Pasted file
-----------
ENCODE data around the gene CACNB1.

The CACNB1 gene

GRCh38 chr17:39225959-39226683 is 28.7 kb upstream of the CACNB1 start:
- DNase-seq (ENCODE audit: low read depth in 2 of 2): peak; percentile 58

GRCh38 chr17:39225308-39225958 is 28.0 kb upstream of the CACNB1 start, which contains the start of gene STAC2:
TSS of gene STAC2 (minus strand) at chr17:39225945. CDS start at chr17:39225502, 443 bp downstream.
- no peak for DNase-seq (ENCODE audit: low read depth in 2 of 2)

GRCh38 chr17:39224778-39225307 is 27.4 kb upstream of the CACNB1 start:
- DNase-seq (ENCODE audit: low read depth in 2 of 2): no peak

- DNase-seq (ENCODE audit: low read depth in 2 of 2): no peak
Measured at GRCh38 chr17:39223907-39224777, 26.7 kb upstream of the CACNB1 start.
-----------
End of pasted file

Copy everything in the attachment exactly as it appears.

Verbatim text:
ENCODE data around the gene CACNB1.

The CACNB1 gene

GRCh38 chr17:39225959-39226683 is 28.7 kb upstream of the CACNB1 start:
- DNase-seq (ENCODE audit: low read depth in 2 of 2): peak; percentile 58

GRCh38 chr17:39225308-39225958 is 28.0 kb upstream of the CACNB1 start, which contains the start of gene STAC2:
TSS of gene STAC2 (minus strand) at chr17:39225945. CDS start at chr17:39225502, 443 bp downstream.
- no peak for DNase-seq (ENCODE audit: low read depth in 2 of 2)

GRCh38 chr17:39224778-39225307 is 27.4 kb upstream of the CACNB1 start:
- DNase-seq (ENCODE audit: low read depth in 2 of 2): no peak

- DNase-seq (ENCODE audit: low read depth in 2 of 2): no peak
Measured at GRCh38 chr17:39223907-39224777, 26.7 kb upstream of the CACNB1 start.